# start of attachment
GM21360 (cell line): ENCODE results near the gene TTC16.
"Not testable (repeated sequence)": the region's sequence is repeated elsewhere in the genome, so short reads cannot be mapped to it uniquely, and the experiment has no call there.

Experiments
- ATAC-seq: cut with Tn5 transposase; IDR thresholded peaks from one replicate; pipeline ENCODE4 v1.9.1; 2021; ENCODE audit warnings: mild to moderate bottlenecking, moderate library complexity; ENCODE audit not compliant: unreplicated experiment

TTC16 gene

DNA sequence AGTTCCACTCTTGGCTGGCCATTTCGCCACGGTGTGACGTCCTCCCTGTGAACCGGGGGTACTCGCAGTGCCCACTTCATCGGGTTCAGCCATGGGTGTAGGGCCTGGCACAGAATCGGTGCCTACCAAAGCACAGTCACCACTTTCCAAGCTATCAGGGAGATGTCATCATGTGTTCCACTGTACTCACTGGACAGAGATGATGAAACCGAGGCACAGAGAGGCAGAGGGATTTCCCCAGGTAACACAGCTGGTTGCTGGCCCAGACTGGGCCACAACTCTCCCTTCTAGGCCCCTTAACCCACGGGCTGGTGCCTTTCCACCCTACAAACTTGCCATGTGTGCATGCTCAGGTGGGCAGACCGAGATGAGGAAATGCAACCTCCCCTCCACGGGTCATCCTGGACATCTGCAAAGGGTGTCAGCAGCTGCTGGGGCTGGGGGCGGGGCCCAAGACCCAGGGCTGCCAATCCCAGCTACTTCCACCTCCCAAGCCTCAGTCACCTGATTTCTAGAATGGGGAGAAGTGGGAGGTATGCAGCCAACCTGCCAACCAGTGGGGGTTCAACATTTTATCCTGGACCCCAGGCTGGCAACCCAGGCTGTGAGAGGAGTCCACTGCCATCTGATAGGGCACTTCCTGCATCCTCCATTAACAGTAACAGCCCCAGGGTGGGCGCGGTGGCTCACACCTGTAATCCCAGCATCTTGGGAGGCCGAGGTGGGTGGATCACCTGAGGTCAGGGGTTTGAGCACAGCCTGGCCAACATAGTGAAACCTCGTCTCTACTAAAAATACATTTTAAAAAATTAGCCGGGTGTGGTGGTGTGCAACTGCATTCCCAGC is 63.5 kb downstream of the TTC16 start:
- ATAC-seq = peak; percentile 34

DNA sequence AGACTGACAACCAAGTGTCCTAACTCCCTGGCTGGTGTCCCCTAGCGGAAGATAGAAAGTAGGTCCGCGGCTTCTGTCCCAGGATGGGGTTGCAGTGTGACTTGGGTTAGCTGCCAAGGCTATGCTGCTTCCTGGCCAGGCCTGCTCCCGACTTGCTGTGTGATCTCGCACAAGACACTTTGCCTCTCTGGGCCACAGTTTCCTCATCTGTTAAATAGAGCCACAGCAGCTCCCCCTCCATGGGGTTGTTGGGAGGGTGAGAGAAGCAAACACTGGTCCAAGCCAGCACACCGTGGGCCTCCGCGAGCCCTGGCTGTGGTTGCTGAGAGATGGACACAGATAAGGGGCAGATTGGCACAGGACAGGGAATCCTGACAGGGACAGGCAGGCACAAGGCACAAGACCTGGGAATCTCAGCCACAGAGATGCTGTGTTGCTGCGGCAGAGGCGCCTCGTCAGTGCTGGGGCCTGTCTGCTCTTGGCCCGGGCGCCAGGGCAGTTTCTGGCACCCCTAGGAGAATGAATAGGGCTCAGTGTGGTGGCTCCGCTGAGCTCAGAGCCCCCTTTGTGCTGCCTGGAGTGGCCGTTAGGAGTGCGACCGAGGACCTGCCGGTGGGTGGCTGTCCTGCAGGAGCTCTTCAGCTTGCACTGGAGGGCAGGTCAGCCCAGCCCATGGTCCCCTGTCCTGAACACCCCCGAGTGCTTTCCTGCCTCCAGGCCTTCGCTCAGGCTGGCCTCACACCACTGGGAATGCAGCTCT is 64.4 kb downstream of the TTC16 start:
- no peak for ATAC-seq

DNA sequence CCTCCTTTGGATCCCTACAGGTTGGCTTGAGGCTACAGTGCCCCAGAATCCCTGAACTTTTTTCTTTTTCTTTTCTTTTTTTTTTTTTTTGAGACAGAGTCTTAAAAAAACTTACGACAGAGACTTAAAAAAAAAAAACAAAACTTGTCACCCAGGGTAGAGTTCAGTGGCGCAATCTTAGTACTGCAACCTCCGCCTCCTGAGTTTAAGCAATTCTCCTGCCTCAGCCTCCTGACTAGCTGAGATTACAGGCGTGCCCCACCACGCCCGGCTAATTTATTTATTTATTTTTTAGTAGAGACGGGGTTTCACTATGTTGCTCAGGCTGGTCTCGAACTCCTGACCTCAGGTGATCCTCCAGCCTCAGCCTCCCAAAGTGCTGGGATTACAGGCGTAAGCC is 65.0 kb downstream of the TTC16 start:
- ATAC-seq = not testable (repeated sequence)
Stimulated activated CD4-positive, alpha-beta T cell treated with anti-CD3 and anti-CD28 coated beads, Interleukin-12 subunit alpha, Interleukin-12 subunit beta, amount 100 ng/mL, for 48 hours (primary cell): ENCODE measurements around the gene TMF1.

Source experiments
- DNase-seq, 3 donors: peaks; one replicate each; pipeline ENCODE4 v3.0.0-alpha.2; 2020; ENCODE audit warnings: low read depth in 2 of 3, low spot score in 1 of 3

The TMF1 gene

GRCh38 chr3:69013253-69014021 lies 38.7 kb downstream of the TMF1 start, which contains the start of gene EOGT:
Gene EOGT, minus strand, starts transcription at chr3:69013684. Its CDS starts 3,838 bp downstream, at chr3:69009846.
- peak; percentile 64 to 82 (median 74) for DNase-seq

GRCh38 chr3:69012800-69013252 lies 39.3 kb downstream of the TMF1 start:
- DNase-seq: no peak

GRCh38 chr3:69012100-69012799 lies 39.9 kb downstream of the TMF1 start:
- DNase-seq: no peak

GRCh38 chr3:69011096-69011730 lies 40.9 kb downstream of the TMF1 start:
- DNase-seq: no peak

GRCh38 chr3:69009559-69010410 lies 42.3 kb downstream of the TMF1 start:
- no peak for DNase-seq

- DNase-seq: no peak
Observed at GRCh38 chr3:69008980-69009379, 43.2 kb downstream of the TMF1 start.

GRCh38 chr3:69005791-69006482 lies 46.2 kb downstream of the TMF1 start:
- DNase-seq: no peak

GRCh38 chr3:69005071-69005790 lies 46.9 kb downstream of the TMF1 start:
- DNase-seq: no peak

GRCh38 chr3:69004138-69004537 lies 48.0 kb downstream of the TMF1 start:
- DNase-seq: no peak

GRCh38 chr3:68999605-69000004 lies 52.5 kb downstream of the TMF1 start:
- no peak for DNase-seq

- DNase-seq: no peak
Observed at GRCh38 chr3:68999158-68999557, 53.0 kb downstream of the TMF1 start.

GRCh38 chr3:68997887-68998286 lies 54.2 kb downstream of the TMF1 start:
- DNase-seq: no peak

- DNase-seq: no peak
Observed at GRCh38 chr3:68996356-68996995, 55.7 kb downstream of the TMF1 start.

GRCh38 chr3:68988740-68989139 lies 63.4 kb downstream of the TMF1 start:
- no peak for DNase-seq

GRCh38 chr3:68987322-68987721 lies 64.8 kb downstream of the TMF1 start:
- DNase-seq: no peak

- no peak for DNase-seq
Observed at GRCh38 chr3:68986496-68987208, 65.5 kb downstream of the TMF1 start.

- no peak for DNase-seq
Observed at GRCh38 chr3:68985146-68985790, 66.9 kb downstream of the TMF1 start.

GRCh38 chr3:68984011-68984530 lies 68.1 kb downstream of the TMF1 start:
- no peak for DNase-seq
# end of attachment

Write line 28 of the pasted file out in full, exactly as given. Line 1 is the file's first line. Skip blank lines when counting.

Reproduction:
Observed at GRCh38 chr3:69008980-69009379, 43.2 kb downstream of the TMF1 start.